Maniac Mansion is an early Lucas Arts creation released in 1987 for the NES. Many have either never heard of it or forgot about it along with most of the 80′s pop culture. But for a handful, this game remains as a pioneer of innovation and creativity that paved the way for the Lucas Arts franchise. In fact, many of its distant memories remain in a fanboy culture.
Why so much attention was catered to Maniac Mansion lies in its vision to successfully employ techniques that have rippled to contemporary video games. The complexities of the game have strongly grasped future developers, and it never really let go. Multiple endings, a story driven adventure, various playable characters with unique abilities, and the famous in game cut scenes are just a few examples of its experimental success.
The game begins with a meteor crashing nearby an old Victorian home where the reclusive Edison family reside. The meteor’s presence raises eerie suspicions about the true nature of the family. They virtually disappear into the home, and patients from the local hospital begin to vanish. Now, a local girl, Sandy Pantz, has been kidnapped, and her last sighting was from Dave Miller, her boyfriend, when he witnessed her being carried off into the mansion.
In attempt to save her, he rallies a group of friends where the player chooses two of the seven characters (three including Dave Miller). It is up to Dave Miller and two friends to save Sandy and unveil the Edison family secret.
At the time, what made the game so remarkable was the emphasis on character personality, and how certain key skills could alter the ending of the game. For example, Michael F. Stoppe is a young African American aspiring to be a professional photographer. His knack to use and develop film can force the Edisons from their reclusive home and into mainstream media.
On the other hand, Razor is a female punker whose skills can be the death of her. Her musical integrity and her raw emotions can create jealousy and uncertainty, which lead to murder. Although the differences in each of the characters are slight, they carry a strong impact.
While playing the game, you can’t help but feel like you’re playing through a B-Slasher flick meets Scooby-Doo. In fact, the mechanics of Maniac Mansion are nearly identical to the Super Nintendo’s Scooby-Doo Mystery game. The player is given a basic set of commands like pull, push, get, give, turn-on, turn-off, et al. From those commands, the player combines certain objects together that will progressively reveal tidbits of information.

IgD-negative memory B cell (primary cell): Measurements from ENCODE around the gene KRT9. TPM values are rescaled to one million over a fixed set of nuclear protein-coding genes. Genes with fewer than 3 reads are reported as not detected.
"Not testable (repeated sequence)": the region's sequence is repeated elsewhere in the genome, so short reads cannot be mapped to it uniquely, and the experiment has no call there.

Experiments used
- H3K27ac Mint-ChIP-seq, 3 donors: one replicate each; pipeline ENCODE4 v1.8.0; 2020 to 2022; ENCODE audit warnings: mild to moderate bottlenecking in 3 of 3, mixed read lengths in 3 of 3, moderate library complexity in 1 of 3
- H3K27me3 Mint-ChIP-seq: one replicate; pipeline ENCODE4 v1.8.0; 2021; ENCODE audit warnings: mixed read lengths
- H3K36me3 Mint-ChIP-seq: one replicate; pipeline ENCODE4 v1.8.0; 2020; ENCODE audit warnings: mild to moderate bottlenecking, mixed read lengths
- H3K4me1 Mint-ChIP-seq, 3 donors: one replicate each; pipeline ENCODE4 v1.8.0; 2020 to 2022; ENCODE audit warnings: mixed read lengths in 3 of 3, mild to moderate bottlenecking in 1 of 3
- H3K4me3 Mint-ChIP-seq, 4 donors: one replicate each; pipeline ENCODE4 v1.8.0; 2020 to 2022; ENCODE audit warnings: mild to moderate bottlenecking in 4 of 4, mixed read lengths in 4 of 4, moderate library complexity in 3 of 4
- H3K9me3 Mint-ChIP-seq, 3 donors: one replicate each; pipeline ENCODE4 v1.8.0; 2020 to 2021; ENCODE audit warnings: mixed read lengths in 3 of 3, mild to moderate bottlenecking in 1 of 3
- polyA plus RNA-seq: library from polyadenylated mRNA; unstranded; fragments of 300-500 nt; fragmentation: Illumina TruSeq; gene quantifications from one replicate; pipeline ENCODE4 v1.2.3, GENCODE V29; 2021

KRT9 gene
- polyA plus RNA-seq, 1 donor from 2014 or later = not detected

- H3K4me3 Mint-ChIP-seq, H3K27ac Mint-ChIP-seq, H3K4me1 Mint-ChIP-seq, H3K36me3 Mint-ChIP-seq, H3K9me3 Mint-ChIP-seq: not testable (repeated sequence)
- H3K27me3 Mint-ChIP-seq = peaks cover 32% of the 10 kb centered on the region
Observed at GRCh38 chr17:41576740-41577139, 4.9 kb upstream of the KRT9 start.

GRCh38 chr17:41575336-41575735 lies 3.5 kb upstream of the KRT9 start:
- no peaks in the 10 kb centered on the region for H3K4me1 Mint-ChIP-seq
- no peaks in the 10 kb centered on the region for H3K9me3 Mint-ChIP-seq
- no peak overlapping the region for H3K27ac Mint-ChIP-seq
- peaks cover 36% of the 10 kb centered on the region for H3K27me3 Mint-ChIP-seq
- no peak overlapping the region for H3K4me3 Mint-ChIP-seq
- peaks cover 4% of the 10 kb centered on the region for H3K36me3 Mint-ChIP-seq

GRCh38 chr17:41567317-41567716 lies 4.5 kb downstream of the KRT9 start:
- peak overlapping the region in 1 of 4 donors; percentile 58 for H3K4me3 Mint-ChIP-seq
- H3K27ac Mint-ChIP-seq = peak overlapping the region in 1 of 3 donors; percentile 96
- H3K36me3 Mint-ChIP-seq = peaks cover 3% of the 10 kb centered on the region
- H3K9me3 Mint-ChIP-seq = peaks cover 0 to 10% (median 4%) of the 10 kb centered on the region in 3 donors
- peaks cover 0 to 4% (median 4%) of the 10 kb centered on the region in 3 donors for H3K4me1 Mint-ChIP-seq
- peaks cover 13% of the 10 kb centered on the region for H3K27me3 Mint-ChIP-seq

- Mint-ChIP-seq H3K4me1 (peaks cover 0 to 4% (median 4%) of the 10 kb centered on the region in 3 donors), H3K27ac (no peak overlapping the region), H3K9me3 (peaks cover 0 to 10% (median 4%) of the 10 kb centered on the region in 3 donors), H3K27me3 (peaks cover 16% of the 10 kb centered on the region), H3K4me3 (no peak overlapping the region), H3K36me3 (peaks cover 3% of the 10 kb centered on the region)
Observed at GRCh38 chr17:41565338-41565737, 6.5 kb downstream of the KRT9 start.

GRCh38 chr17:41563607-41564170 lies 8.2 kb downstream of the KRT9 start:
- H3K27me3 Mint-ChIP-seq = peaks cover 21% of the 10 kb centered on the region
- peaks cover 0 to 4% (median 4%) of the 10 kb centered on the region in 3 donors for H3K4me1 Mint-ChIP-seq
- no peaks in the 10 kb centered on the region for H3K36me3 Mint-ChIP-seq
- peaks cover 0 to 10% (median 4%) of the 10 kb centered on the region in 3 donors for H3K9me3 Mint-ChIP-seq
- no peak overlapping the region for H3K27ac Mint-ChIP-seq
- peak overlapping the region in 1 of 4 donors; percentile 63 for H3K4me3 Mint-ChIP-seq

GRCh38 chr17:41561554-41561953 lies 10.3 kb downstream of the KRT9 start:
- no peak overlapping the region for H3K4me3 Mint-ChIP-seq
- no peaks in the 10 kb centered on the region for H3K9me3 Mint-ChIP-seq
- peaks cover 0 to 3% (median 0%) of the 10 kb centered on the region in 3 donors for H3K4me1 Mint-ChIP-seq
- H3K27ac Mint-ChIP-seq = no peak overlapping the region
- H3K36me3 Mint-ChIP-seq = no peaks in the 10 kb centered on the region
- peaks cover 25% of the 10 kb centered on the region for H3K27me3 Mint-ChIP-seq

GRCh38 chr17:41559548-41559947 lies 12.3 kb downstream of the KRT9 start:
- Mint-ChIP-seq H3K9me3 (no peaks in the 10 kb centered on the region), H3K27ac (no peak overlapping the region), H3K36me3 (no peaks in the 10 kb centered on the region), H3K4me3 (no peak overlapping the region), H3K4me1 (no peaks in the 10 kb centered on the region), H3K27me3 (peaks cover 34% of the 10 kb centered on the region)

Also, as you progress, you have to mix character talents with objects found within the game. For example, if you find a blank cassette, then you can compose a song as long as the character is musically talented.
Not to mention, what made Maniac Mansion truly an iconic experience was the in game cut scenes. At random times, you’ll be walking through a hallway when the game will cut to a conversation between the alien family members. Sometimes the cut scenes are pertinent to the progression of the story, and sometimes they are irrelevant.
For example, at one point you’ll hear the door bell ring. For a moment you’re not sure what to think, but then it will cut to Weird Ed shuffling off to the front door. If you have a character stuck in his path, then he’ll be locked away in the dungeon, but if no one is in the way, then Ed will receive a package from the local mail man. It’s the unexpected features like these that make players feel vulnerable to random ploys and tricks.
Similarly, the game is notorious for employing “red herrings.” Red herring is a term to describe a particularly strong emphasis on an object that leads to no where. For example, the game features a Venus Fly Trap that basically consumes whatever you give it. While I was playing, I fed the plant every food object in my inventory in hopes that it will reveal a piece of information. On the contrary, it just kept eating and eating revealing nothing. I finally got fed up (no pun intended) only to find out that I was duped. Believe me, there are many useless interactions that will lead you on a wild goose chase.
Finally, What Iggy Pop and the Velvet Underground did for Punk Rock is nearly identical to how Maniac Mansion shaped the future for video games. The idea of character uniqueness, alternate endings, and the inclusion of critical clues are just a few of its outstanding affects it has had on the industry. For any gamer who is interested in the early life of gaming have to start here. It is an exciting and innovating experience that will refresh your perspective about the gaming culture.